June: “The Mars Room” by Rachel Kushner

The Mars Room by Rachel Kushner

Our June 2018 Book of the Month

There is a quiet, deliberate, and flat yet profound narrative voice that gives Rachel Kushner’s novel The Mars Room a chilling effect in a world where everyone seems to be yelling about mass incarceration, racism, injustice and human rights at full volume. In the New Yorker, Kushner discussed her resistance to the word ‘research’ and her concern that her work would be seen as sociological. Her view is that, “The value of fiction is its ability to wrap reality in a “mythical envelope,” a shroud of meaning-making that can produce stories that are truer than truth.” She accomplishes this in The Mars Room by describing the quotidian life of Romy Hall from the first page as one of rules, deprivations, and humiliations that are the all encompassing and never ending life of being condemned to two life sentences plus six years.

Through beautifully descriptive language, the texture of the inner life of a woman we would never know and her view of the world we would never see is slowly revealed. Whether we like or judge Romy is irrelevant as Kushner forces our lives as readers to intersect with hers and we become absorbed in the details of the circumstances that led her to where she is and will most likely be for the rest of her life. The book is a sad indictment of our justice system and the victims that become victims caught in that system due to inequities in our society. Through Romy and the voices of other prisoners and a teacher at the prison we see the immensity of what incarceration does to individuals through their very specific stories.

In the book Romy thinks, “The quiet of the cell is where the real question lingers in the mind of a woman. The one true question, impossible to answer. The why did you. The how. Not the practical how, the other one. How could you have done such a thing. How could you.”

As a citizen and fellow human being I closed this book with tears in my eyes and thought, “How could we.”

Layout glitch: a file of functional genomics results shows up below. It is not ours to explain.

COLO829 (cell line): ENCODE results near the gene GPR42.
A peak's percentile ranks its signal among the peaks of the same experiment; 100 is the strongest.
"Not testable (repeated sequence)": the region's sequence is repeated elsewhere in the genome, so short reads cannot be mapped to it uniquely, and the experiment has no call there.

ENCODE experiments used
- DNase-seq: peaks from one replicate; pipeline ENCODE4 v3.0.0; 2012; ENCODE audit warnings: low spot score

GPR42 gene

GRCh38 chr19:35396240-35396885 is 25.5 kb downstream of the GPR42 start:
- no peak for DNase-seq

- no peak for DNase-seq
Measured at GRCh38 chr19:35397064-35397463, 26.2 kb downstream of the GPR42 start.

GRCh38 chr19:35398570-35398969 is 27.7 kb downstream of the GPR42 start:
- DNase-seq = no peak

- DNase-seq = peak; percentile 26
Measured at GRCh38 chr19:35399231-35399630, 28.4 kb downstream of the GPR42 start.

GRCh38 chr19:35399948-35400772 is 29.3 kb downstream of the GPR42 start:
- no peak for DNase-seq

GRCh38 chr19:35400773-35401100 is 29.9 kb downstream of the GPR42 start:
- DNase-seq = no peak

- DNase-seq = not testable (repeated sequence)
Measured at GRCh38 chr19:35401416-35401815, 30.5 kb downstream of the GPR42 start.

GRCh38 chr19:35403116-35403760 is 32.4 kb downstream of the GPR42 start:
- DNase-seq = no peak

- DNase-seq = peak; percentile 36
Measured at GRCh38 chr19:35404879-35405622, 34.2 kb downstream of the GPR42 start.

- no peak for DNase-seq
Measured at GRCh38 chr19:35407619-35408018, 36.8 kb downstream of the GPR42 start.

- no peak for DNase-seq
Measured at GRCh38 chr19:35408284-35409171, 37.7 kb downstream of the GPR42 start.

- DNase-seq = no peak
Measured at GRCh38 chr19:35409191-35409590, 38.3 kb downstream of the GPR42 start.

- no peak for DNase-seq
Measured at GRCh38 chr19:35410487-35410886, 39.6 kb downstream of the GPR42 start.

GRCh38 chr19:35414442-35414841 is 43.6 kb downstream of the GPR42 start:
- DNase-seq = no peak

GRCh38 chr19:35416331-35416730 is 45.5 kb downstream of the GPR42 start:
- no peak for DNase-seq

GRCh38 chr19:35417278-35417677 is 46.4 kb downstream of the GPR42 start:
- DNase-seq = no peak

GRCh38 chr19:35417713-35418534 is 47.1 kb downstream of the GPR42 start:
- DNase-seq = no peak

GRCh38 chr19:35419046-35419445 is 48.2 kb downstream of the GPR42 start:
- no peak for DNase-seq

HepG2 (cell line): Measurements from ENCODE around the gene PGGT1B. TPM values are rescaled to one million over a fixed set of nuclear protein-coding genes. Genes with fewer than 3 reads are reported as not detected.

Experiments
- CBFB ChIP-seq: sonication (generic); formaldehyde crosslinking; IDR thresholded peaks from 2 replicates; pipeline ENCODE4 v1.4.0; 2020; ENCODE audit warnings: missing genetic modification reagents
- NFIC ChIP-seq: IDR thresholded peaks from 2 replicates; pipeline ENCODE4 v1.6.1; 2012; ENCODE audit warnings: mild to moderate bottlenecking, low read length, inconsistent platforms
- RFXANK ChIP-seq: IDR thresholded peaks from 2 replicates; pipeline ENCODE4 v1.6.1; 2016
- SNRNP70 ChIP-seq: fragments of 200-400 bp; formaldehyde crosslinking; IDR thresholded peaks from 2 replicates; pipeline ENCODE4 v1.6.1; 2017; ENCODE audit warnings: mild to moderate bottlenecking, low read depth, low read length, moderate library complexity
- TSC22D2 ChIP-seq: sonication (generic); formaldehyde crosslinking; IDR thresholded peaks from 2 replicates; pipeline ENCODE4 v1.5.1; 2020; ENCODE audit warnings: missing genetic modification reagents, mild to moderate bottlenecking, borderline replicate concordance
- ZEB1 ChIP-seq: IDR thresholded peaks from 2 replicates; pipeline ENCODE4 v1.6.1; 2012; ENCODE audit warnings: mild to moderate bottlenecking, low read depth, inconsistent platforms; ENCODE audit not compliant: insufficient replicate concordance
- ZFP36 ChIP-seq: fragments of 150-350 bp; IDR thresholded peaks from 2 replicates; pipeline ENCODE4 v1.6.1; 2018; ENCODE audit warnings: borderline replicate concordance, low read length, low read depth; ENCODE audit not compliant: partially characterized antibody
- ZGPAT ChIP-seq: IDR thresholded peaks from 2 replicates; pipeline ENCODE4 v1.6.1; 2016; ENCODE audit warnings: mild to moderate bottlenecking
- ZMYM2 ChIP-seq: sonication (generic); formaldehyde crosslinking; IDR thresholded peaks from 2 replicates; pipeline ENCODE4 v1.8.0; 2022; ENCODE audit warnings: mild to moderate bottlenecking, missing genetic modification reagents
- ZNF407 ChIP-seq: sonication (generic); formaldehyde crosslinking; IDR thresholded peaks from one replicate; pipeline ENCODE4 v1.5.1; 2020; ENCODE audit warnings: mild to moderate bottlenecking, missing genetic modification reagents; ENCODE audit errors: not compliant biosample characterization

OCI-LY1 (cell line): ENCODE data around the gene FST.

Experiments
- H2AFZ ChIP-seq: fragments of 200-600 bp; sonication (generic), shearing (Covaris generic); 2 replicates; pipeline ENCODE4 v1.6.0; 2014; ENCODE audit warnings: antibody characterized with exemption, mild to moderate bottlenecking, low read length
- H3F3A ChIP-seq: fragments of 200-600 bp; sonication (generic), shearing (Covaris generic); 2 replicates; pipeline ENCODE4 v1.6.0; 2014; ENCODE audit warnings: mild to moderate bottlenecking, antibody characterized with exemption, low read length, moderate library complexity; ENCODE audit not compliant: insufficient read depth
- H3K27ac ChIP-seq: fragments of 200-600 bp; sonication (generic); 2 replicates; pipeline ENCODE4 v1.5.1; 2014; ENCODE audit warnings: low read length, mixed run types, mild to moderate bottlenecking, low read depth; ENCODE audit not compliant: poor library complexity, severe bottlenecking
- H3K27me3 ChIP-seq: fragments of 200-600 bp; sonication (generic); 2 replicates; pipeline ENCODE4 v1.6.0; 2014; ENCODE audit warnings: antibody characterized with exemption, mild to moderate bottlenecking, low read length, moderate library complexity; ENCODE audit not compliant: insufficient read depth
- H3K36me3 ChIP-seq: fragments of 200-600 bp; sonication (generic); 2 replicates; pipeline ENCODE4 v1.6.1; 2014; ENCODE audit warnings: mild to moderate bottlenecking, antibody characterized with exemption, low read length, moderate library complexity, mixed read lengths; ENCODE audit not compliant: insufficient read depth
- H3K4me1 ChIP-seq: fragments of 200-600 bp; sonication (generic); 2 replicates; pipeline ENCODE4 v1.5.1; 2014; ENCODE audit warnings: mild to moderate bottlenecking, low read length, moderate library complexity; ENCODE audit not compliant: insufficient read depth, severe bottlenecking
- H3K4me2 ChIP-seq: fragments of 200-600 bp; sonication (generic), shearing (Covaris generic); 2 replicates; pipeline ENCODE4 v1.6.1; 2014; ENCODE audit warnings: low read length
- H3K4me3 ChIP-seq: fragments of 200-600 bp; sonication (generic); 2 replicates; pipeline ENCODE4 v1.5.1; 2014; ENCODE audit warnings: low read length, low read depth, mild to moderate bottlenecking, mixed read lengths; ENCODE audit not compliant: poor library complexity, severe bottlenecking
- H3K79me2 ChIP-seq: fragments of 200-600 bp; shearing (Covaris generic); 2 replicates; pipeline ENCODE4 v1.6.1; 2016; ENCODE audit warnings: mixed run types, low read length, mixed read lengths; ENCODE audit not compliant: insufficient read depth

From twice National Book Award–nominated Rachel Kushner, whose Flamethrowers was called “the best, most brazen, most interesting book of the year” (Kathryn Schulz, New York magazine), comes a spectacularly compelling, heart-stopping novel about a life gone off the rails in contemporary America.

It’s 2003 and Romy Hall is at the start of two consecutive life sentences at Stanville Women’s Correctional Facility, deep in California’s Central Valley. Outside is the world from which she has been severed: the San Francisco of her youth and her young son, Jackson. Inside is a new reality: thousands of women hustling for the bare essentials needed to survive; the bluffing and pageantry and casual acts of violence by guards and prisoners alike; and the deadpan absurdities of institutional living, which Kushner evokes with great humor and precision.

Stunning and unsentimental, The Mars Room demonstrates new levels of mastery and depth in Kushner’s work. It is audacious and tragic, propulsive and yet beautifully refined. As James Wood said in The New Yorker, her fiction “succeeds because it is so full of vibrantly different stories and histories, all of them particular, all of them brilliantly alive.”


Rachel Kushner’s new novel, The Mars Room, was published on May 1st, 2018. Kushner is also the author of The Flamethrowers, which was a finalist for the National Book Award and a New York Times Top Five Novel of 2013. Her debut novel, Telex from Cuba, was a finalist for the 2008 National Book Award and a New York Times bestseller and Notable Book. A collection of her early work, The Strange Case of Rachel K, was published by New Directions in 2015. Her fiction has appeared in the New Yorker, Harper’s, and the Paris Review. She is the recipient of a 2013 Guggenheim Fellowship and the 2016 Harold D. Vursell Award from the American Academy of Arts and Letters.

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